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Machine learning system translates brain signals directly into speech

Neuroengineers from Columbia University have created a system able to translate thought into recognisable, intelligible speech.

By monitoring a person’s brain activity, the technology can rebuild the words a person hears with unmatched clarity.

This new technology is powered by a mix of speech synthesizers and artificial intelligence and could lead to new ways for computers to communicate directly with the brain.

It could also translate into improving drastically the lives of people who cannot speak, enabling them to communicate with others through speech again.

“Our voices help connect us to our friends, family and the world around us, which is why losing the power of one’s voice due to injury or disease is so devastating,” said Nima Mesgarani, PhD, the paper’s senior author and a principal investigator at Columbia University’s Mortimer B. Zuckerman Mind Brain Behavior Institute.

“With today’s study, we have a potential way to restore that power. We’ve shown that, with the right technology, these people’s thoughts could be decoded and understood by any listener.”

In the past few decades, research has shown consistently that when people speak — or even imagine speaking — tell-tale patterns of activity appear in their brain. Distinct (but recognizable) pattern of signals also emerge when we listen to someone speak, or imagine listening. Experts have therefore long tried to translate those patterns into verbal speech.

Earlier models focused on decoding spectrograms, which are visual representations of sound frequencies. But despite consistent attempts, this approach has ultimately failed to produce anything similar to intelligible speech.

Dr Mesgarani’s team tried a different approach. They used a vocoder, a computer algorithm that can synthesize speech after being trained on recordings of people talking.

“This is the same technology used by Amazon Echo and Apple Siri to give verbal responses to our questions,” said Dr Mesgarani, who is also an associate professor of electrical engineering at Columbia’s Fu Foundation School of Engineering and Applied Science.

In order to teach the vocoder to interpret brain activity, Dr Mesgarani worked with Ashesh Dinesh Mehta, MD, PhD, a neurosurgeon at Northwell Health Physician Partners Neuroscience Institute and co-author of today’s paper. Dr Mehta treats epilepsy patients, some of whom must undergo regular surgeries.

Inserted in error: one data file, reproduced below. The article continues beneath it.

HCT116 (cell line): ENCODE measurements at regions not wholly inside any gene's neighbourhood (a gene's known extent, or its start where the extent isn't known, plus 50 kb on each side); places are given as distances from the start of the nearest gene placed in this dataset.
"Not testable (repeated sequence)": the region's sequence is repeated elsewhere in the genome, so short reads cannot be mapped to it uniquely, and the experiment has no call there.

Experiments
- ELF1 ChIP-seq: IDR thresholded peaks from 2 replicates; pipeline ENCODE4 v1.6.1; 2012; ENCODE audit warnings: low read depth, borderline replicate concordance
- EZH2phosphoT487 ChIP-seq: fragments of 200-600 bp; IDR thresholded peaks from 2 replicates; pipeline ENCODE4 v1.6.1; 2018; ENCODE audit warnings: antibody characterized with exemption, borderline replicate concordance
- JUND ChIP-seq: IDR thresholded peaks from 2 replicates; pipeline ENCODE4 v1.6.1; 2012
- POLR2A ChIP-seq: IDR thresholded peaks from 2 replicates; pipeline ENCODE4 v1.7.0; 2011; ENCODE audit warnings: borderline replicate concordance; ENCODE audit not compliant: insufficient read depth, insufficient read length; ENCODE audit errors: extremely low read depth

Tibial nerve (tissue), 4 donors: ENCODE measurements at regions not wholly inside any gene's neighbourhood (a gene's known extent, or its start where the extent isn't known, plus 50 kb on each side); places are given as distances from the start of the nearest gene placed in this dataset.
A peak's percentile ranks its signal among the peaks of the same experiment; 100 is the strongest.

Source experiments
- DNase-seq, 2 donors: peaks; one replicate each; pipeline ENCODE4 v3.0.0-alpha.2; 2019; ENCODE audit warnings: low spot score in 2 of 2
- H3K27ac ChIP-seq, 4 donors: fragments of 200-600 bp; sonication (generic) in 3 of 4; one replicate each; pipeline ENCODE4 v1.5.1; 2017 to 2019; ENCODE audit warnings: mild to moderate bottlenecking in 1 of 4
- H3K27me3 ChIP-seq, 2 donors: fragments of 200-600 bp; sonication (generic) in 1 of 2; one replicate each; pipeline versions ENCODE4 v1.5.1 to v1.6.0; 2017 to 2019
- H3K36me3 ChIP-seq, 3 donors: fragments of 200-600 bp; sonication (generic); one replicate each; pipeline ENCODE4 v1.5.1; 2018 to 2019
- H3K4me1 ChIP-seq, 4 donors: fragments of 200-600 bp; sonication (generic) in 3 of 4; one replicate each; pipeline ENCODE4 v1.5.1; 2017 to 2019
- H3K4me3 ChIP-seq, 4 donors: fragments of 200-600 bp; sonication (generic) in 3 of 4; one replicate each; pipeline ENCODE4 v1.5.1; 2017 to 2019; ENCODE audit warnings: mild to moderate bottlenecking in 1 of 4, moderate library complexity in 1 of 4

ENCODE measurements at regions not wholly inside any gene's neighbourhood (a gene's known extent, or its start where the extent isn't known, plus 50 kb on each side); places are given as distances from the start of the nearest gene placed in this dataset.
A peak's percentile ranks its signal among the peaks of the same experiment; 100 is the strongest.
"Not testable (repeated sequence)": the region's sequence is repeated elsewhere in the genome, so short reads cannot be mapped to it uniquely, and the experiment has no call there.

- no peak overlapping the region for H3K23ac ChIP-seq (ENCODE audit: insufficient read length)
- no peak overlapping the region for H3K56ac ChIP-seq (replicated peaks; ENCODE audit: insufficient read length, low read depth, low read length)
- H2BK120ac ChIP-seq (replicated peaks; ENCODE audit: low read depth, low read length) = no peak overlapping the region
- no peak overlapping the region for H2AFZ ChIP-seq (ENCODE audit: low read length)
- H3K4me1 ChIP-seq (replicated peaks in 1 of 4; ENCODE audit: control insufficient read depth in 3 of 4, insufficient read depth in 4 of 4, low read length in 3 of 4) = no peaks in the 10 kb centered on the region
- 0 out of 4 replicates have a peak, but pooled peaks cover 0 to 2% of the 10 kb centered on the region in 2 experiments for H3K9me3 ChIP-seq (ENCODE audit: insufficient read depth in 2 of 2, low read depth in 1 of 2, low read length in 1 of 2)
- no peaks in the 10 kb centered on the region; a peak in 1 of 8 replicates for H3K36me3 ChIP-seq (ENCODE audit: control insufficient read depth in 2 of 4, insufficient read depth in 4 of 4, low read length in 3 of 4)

“Working with Dr Mehta, we asked epilepsy patients already undergoing brain surgery to listen to sentences spoken by different people, while we measured patterns of brain activity,” said Dr Mesgarani. “These neural patterns trained the vocoder.”

The researchers then asked those same patients to listen to speakers reciting digits between 0 to 9 while recording brain signals that could then be run through the vocoder at the same time. The sound produced by the vocoder in response to those signals was finally analysed and cleaned up by neural networks, a type of artificial intelligence built to emulate the structure of neurons in the biological brain.

“We found that people could understand and repeat the sounds about 75% of the time, which is well above and beyond any previous attempts,” said Dr Mesgarani. The improvement in intelligibility was particularly clear when comparing the new recordings to the earlier, spectrogram-based attempts. “The sensitive vocoder and powerful neural networks represented the sounds the patients had originally listened to with surprising accuracy.”

Dr Mesgarani added his team plan to test more complicated words and sentences next, and they want to run the same tests on brain signals emitted when a person speaks or imagines speaking. Ultimately, he said, they hope their system could be part of an implant, similar to those worn by some epilepsy patients, that translates the wearer’s thoughts directly into words.

“In this scenario, if the wearer thinks ‘I need a glass of water,’ our system could take the brain signals generated by that thought, and turn them into synthesized, verbal speech,” said Dr Mesgarani. “This would be a game changer. It would give anyone who has lost their ability to speak, whether through injury or disease, the renewed chance to connect to the world around them.”

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